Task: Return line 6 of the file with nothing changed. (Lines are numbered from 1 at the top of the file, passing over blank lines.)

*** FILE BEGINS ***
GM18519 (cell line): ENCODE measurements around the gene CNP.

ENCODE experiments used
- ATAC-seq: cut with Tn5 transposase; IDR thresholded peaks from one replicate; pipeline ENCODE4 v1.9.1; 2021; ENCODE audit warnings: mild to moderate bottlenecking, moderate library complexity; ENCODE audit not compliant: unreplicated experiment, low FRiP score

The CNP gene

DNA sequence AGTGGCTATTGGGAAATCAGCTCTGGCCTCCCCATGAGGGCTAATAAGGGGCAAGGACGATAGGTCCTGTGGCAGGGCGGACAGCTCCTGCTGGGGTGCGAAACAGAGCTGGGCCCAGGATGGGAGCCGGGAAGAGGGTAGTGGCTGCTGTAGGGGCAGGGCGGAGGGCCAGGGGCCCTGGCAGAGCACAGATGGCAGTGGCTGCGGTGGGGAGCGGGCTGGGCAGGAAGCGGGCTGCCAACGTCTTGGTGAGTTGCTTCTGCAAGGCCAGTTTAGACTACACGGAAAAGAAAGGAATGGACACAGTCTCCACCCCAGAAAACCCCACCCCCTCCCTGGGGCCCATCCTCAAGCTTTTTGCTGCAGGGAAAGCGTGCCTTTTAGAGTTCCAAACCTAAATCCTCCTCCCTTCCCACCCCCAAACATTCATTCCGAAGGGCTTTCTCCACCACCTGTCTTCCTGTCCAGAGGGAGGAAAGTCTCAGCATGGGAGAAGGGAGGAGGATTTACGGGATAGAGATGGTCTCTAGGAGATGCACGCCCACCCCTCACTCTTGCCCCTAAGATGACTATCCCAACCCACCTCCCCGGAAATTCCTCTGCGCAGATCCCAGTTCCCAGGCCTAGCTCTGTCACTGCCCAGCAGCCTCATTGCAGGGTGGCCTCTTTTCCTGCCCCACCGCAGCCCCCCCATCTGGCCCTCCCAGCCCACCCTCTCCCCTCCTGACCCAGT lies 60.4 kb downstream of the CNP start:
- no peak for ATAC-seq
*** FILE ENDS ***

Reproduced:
- no peak for ATAC-seq